Realism in International Relations


Realism refers to a broad spectrum of ideas in international relations theory, which gyrates around the four key central propositions of egoism, power politics, international anarchy, and political groups (Morgenthau, Thompson & Clinton 2005). Realist theories show a practical way of understanding international relations. There seems to be no single approach to political realism; instead, there is an understanding of archeologically integrated tensions, evasions, and contradictions. Waltz and Kahl (2012) have described the supporters of realism as having a pessimistic perception of human nature. In addition, the supporters of realism strongly believe that the well-being of humans in competitive relations with others is a matter of a great concern. Inherently, realism views internal relations as a power struggle between the self-interested countries (Feaver, Hellmann & Schweller 2000). Similarly, realism seems pessimistic concerning the prospects for the elimination of war and conflicts. Other international relations scholars, such as Feaver, Hellmann, and Schweller (2000) have termed realism as a tradition that gives a high preference to revolution, stability to change, and experience to testing. This essay focuses on two popular forms of realism: classical and neo-realism.

Whereas there are various kinds of realist theories, there are several primary aspects possessed by all of them, such as the balance of power and concepts of anarchy (Feaver, Hellmann & Schweller 2000). Whether neo-realist or classical realist, all realists strongly agree that there exists some form of anarchy, within which every independent country acts autonomously and free from the international interference. According to Waltz (2000), each country can depend on itself in this anarchy state. Therefore, its main concern is attending to its security needs.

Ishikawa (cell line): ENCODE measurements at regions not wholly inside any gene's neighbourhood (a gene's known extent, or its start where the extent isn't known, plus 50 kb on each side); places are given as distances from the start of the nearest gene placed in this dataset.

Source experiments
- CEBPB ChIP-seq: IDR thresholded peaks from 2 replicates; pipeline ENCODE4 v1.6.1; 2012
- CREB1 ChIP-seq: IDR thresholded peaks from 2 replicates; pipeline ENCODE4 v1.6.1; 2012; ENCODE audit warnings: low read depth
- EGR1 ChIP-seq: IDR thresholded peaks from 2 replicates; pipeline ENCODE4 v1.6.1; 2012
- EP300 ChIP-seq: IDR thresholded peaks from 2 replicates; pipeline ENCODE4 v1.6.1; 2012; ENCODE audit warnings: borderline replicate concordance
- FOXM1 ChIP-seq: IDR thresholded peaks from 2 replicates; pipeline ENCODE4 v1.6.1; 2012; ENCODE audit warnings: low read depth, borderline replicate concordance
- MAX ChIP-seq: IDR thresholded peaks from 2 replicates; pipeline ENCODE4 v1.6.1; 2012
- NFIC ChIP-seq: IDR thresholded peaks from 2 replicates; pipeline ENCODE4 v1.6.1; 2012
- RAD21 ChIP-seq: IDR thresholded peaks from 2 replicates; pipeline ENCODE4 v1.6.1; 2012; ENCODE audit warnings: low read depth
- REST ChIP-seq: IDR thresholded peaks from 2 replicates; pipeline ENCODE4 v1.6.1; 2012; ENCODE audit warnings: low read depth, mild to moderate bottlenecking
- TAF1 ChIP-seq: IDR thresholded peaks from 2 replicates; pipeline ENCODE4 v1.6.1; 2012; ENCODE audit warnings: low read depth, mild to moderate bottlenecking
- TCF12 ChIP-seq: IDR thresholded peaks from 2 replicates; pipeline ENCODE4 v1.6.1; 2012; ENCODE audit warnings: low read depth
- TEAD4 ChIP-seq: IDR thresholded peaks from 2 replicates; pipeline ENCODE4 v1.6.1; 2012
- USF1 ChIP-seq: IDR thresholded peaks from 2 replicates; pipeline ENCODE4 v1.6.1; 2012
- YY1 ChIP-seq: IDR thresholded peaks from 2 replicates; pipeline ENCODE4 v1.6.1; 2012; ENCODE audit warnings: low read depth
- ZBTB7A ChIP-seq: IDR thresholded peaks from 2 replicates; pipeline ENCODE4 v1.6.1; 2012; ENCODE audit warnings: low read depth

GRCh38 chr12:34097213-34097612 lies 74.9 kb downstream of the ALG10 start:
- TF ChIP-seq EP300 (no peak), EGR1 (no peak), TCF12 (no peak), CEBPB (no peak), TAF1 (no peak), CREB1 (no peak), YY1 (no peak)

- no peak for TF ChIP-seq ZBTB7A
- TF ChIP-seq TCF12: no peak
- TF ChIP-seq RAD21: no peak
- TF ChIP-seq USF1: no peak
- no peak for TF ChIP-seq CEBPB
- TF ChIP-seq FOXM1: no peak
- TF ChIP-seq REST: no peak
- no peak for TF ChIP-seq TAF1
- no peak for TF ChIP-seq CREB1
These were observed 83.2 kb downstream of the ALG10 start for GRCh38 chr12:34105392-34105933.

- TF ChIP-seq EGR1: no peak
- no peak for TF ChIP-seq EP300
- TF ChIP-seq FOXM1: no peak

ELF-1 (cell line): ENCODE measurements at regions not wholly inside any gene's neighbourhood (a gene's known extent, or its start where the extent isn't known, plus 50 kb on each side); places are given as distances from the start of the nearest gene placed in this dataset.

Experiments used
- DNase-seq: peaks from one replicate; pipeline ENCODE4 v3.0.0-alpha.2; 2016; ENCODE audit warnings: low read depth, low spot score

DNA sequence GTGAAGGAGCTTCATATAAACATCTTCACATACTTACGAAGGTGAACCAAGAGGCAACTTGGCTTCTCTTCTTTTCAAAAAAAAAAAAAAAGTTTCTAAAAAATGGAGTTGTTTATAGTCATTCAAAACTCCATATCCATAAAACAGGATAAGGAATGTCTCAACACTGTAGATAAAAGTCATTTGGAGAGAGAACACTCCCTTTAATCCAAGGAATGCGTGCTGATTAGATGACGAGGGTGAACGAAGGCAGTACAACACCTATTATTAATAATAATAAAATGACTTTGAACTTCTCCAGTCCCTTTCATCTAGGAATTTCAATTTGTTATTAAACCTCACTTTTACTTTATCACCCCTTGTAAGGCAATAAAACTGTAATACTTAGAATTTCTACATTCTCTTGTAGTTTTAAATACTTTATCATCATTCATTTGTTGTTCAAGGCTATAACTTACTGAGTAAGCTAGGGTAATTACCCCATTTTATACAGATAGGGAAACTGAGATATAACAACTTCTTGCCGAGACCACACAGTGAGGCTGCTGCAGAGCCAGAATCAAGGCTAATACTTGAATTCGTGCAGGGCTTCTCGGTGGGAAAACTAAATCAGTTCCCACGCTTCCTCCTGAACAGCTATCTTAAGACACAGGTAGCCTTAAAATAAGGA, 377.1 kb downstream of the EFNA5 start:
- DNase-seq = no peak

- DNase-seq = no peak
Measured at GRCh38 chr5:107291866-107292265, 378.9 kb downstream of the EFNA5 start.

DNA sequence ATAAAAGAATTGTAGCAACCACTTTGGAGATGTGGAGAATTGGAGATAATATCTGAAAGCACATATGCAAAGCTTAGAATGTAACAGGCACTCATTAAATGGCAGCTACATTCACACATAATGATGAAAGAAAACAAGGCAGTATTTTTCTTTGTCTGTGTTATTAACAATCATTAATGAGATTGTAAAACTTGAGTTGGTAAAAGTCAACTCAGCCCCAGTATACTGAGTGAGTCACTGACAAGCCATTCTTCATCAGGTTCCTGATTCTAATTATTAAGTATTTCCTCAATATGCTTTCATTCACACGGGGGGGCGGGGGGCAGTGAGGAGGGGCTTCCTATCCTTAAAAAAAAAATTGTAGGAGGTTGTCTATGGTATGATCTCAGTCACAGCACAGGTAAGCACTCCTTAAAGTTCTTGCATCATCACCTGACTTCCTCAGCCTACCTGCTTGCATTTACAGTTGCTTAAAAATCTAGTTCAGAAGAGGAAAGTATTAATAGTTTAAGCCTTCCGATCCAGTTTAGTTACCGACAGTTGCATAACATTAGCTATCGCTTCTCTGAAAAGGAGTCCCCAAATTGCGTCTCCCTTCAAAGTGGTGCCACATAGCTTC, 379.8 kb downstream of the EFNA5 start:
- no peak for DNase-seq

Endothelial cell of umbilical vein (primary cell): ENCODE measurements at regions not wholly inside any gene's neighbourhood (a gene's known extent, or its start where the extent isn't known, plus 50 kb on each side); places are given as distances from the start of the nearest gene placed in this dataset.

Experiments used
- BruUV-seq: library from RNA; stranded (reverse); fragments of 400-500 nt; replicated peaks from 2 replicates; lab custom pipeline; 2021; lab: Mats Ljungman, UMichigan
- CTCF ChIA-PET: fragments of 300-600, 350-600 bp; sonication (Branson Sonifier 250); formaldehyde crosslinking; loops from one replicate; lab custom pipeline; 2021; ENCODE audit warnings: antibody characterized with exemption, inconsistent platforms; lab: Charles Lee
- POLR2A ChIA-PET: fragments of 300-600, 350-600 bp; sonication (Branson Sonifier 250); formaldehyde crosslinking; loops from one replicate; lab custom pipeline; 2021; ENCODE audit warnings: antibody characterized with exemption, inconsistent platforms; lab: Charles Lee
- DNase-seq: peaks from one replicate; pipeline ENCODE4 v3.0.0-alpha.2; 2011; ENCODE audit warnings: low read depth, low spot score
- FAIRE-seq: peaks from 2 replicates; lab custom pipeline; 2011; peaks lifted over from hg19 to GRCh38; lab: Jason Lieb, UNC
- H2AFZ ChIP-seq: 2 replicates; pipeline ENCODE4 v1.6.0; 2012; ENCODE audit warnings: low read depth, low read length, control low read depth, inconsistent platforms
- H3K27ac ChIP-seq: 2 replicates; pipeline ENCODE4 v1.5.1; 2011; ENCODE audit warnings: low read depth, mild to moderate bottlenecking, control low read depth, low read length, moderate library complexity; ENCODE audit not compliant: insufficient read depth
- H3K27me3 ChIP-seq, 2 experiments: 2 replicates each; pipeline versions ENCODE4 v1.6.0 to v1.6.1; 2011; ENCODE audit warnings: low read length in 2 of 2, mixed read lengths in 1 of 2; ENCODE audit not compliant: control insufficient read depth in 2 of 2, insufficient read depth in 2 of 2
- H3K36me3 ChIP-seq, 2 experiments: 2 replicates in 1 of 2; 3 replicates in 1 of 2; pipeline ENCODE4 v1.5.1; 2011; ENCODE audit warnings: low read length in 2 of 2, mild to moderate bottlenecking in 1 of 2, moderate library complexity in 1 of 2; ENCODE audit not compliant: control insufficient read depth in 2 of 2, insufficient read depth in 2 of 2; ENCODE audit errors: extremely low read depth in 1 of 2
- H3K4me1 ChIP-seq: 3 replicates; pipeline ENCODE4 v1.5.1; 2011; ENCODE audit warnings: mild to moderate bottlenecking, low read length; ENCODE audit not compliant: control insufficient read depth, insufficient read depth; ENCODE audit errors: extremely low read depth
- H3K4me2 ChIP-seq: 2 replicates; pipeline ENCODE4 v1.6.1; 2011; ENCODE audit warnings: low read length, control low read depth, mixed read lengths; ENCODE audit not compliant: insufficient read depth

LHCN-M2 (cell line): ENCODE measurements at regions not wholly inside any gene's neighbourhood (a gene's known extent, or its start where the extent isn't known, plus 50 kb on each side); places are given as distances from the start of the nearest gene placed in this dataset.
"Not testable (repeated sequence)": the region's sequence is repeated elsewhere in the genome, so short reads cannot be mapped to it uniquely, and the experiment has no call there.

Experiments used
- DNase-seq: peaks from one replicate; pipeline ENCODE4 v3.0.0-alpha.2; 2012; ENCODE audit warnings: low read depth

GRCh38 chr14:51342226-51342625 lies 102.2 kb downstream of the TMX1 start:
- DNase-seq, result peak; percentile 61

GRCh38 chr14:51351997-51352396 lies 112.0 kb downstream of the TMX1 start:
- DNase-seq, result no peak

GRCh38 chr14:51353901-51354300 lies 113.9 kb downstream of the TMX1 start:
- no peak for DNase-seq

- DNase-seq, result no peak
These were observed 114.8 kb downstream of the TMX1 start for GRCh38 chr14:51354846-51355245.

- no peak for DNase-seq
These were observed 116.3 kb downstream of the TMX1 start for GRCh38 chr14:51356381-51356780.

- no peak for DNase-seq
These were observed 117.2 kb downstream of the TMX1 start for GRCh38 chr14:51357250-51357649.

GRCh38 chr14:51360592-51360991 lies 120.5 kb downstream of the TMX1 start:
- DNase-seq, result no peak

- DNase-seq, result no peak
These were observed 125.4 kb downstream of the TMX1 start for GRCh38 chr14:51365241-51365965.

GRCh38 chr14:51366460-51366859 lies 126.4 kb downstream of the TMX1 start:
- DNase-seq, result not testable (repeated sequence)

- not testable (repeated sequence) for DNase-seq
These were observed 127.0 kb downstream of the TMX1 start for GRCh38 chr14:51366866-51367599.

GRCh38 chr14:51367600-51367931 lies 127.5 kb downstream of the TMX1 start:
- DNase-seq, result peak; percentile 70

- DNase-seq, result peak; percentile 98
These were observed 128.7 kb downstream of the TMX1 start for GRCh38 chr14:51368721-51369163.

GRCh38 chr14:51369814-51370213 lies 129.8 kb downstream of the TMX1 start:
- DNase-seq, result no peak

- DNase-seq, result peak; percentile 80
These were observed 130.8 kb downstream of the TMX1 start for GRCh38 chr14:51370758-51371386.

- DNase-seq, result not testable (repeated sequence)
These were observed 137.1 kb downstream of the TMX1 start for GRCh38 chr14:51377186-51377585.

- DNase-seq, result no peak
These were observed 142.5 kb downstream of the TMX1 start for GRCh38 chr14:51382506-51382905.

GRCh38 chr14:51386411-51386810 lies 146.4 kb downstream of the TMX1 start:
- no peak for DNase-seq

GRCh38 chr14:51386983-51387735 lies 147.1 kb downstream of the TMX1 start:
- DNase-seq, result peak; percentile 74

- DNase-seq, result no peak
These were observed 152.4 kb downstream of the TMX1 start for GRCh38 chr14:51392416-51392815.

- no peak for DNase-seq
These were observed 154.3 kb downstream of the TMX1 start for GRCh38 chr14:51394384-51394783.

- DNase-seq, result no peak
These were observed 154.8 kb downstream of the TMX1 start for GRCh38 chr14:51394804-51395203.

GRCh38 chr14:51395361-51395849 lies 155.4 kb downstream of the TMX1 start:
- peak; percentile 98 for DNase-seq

Both classical and neo-realism approve that the state is a prime actor in the global arena (Feaver, Hellmann & Schweller 2000; Morgenthau, Thompson & Clinton 2005). As a result, international relations center on the connection between nations (Behr & Heath 2009; Feaver, Hellmann & Schweller 2000). Certain entities, including multi-national corporations and non-governmental organizations (NGOs) among others, have a lesser role. The idea that countries will act rationally is also another central aspect common to both neo-realism and classical realism (Buzan 1996). Nevertheless, whereas this presumption is significant for neo-realists, rational behavior of countries is not a guarantee for classical neo-realists (Donnelly 2000; Elman, Elman & Schroeder 1995).